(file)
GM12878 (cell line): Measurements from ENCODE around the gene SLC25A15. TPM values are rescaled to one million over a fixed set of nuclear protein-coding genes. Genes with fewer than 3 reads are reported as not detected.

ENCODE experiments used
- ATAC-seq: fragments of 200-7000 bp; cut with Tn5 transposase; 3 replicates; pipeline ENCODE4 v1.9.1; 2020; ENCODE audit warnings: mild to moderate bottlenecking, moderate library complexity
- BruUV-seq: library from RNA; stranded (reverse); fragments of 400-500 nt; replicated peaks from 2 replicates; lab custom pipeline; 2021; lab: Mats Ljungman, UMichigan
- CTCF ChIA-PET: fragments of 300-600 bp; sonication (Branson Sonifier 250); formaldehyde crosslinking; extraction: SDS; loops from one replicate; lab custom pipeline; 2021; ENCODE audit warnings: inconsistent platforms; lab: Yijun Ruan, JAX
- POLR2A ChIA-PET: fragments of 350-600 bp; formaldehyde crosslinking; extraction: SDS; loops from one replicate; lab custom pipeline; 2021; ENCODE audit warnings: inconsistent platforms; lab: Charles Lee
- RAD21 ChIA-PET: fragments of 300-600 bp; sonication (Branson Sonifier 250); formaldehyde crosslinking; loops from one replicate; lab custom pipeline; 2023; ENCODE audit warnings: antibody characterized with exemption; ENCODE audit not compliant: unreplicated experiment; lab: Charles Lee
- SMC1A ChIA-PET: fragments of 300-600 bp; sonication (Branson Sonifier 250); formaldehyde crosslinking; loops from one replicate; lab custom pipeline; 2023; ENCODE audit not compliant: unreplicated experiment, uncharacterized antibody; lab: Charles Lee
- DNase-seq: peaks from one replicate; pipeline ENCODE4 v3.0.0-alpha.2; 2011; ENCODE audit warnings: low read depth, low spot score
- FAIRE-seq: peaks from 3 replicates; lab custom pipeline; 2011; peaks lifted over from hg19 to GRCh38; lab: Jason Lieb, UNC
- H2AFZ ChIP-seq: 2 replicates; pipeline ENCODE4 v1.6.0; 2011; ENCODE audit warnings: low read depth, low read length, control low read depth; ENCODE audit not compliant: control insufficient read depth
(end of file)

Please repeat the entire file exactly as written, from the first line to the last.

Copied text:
GM12878 (cell line): Measurements from ENCODE around the gene SLC25A15. TPM values are rescaled to one million over a fixed set of nuclear protein-coding genes. Genes with fewer than 3 reads are reported as not detected.

ENCODE experiments used
- ATAC-seq: fragments of 200-7000 bp; cut with Tn5 transposase; 3 replicates; pipeline ENCODE4 v1.9.1; 2020; ENCODE audit warnings: mild to moderate bottlenecking, moderate library complexity
- BruUV-seq: library from RNA; stranded (reverse); fragments of 400-500 nt; replicated peaks from 2 replicates; lab custom pipeline; 2021; lab: Mats Ljungman, UMichigan
- CTCF ChIA-PET: fragments of 300-600 bp; sonication (Branson Sonifier 250); formaldehyde crosslinking; extraction: SDS; loops from one replicate; lab custom pipeline; 2021; ENCODE audit warnings: inconsistent platforms; lab: Yijun Ruan, JAX
- POLR2A ChIA-PET: fragments of 350-600 bp; formaldehyde crosslinking; extraction: SDS; loops from one replicate; lab custom pipeline; 2021; ENCODE audit warnings: inconsistent platforms; lab: Charles Lee
- RAD21 ChIA-PET: fragments of 300-600 bp; sonication (Branson Sonifier 250); formaldehyde crosslinking; loops from one replicate; lab custom pipeline; 2023; ENCODE audit warnings: antibody characterized with exemption; ENCODE audit not compliant: unreplicated experiment; lab: Charles Lee
- SMC1A ChIA-PET: fragments of 300-600 bp; sonication (Branson Sonifier 250); formaldehyde crosslinking; loops from one replicate; lab custom pipeline; 2023; ENCODE audit not compliant: unreplicated experiment, uncharacterized antibody; lab: Charles Lee
- DNase-seq: peaks from one replicate; pipeline ENCODE4 v3.0.0-alpha.2; 2011; ENCODE audit warnings: low read depth, low spot score
- FAIRE-seq: peaks from 3 replicates; lab custom pipeline; 2011; peaks lifted over from hg19 to GRCh38; lab: Jason Lieb, UNC
- H2AFZ ChIP-seq: 2 replicates; pipeline ENCODE4 v1.6.0; 2011; ENCODE audit warnings: low read depth, low read length, control low read depth; ENCODE audit not compliant: control insufficient read depth